Eriel Deranger works and lives in Edmonton. She is originally from Fort Chipewyan and is one of many young indigenous people that have dedicated their lives to healing Mother Earth.

It is time that the truth be told about the water situation in this beautiful part of Canada and I join the call for a comprehensive study on the water system, free of industry input and a moratorium on further Tar Sands development until responsible ways of developing are found.

This post is part of the Blog Action Day #10 focusing on water.

Tar Sands and the First Nations – Selects

The crux of any environmental industrial development is the relationship between people on the land and the newly manufactured landscape. Rarely has the coverage of the Tar Sands in Northern Alberta gone beyond environmental impact and touched on the story of the impact on First Nations culture. Yet, this development is having a profound affect on the lifestyle of the indigenous peoples of the region.

Fort Chipewyan is experiencing elevated levels of cancer believed to be caused by toxins in the Athabasca from major industrial developments upstream. On the other hand, communities have gained employment. What does the boom mean for quality of life, how does it relate to cultural heritage of the indigenous, and what cost or benefit is this project having on the indigenous cultures of Northern Alberta?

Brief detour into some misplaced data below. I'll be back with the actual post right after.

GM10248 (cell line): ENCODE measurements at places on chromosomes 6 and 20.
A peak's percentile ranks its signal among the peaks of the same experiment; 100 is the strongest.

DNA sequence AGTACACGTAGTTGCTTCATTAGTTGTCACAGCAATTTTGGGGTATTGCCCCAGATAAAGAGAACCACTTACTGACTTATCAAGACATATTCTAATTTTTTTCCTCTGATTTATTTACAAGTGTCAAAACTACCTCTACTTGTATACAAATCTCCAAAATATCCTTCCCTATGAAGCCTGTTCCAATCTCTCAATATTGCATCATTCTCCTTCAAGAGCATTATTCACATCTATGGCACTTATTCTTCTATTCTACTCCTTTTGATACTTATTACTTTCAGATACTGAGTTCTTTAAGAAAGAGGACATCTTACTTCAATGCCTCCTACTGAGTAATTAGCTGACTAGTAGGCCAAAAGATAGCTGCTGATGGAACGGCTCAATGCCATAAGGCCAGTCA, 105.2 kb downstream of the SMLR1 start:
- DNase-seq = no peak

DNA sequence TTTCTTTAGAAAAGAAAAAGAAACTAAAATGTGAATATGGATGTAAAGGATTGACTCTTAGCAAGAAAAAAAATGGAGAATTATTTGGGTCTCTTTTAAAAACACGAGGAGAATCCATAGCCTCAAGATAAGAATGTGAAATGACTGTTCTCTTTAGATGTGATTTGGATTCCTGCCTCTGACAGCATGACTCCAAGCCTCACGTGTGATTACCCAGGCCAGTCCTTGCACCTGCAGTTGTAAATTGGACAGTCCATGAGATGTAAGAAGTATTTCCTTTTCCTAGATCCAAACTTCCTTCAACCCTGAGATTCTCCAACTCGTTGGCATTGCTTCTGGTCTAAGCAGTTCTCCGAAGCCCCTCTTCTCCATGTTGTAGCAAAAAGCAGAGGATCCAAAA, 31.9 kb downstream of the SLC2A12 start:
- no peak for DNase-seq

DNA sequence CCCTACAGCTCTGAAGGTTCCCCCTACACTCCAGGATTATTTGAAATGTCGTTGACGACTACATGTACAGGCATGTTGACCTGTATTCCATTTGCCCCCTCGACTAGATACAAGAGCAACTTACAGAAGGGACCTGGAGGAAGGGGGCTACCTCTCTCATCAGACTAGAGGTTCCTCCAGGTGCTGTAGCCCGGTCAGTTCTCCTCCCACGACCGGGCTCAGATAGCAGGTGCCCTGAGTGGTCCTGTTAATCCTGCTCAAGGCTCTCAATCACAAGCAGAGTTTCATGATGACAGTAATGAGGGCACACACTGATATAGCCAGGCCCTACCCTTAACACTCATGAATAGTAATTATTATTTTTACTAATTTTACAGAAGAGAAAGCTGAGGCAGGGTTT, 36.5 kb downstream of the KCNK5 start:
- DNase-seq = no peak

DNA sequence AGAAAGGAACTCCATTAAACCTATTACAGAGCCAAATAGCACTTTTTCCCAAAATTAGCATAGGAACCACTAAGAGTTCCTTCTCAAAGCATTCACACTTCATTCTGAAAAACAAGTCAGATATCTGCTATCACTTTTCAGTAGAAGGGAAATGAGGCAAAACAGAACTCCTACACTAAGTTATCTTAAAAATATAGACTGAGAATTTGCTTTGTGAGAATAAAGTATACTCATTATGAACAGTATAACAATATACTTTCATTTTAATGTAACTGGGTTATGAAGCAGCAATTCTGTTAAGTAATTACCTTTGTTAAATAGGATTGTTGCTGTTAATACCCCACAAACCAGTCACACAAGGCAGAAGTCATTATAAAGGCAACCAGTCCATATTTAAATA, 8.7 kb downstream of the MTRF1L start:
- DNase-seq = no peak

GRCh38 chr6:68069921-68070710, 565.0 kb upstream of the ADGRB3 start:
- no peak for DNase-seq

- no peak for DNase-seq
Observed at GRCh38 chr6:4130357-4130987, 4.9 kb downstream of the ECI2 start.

The following images are the initial selects from an Audio/Visual project that attempts to answer some of these questions.


Tar Sands – Selects from Indigenous Project in Northern Alberta – Images by Robert vanWaarden

Activism, Coal and Arizona

“Just seeing the future for us and knowing that they [our parents] wanted a better future for us, fern benallyI have the same feeling for, not myself, but the kids and for my relatives and that something better will be in the future for them, that keeps me going. Knowing that we have succeeded in one step and maybe we can continue on and see a better future for all of us.

[One of] the other things that keeps me going is knowing that one of my great aunts and my great uncles [had] respiratory problems. Their breath was taken away slowly inch by inch, feeling like they were being suffocated. When they died, thinking about them and thinking that how much better it would be for the rest of the people here. I don’t want them to die that way anymore, I want them to be able to breathe.” Fern Benally, Navajo Activist.

Shadia Fayne Wood from Project Survival Media and I just finished an assignment in Arizona, covering an incredible group of activists that are working hard to stop dirty energy on the Navajo Reservation and pushing the envelope on clean energy development. We are focusing on the closing of one of the coal mines in the area, the tactics that were used and what this means to the people affected by the closure.

The former coalmine is in the Benally’s backyard, land that has been the families for thousands of years. For the last 30 years, 24 hours a day, the large coal trucks would rumble by the house and the coal crusher would drown out nature. Now, thanks to incredible co-operation and dedication amongst groups like the Black Mesa Water Coalition, Grand Canyon Trust and the Sierra Club, the life of mine permit was revoked in January. Now, the Benally’s can hear the birds sing and watch the stars like their ancestors did long before Europeans came here.

There are still many examples of environmental racism here in Arizona and across our planet. But, it is important to celebrate victories and share the knowledge so that we can all move towards a sustainable future. More to come on this project in the future.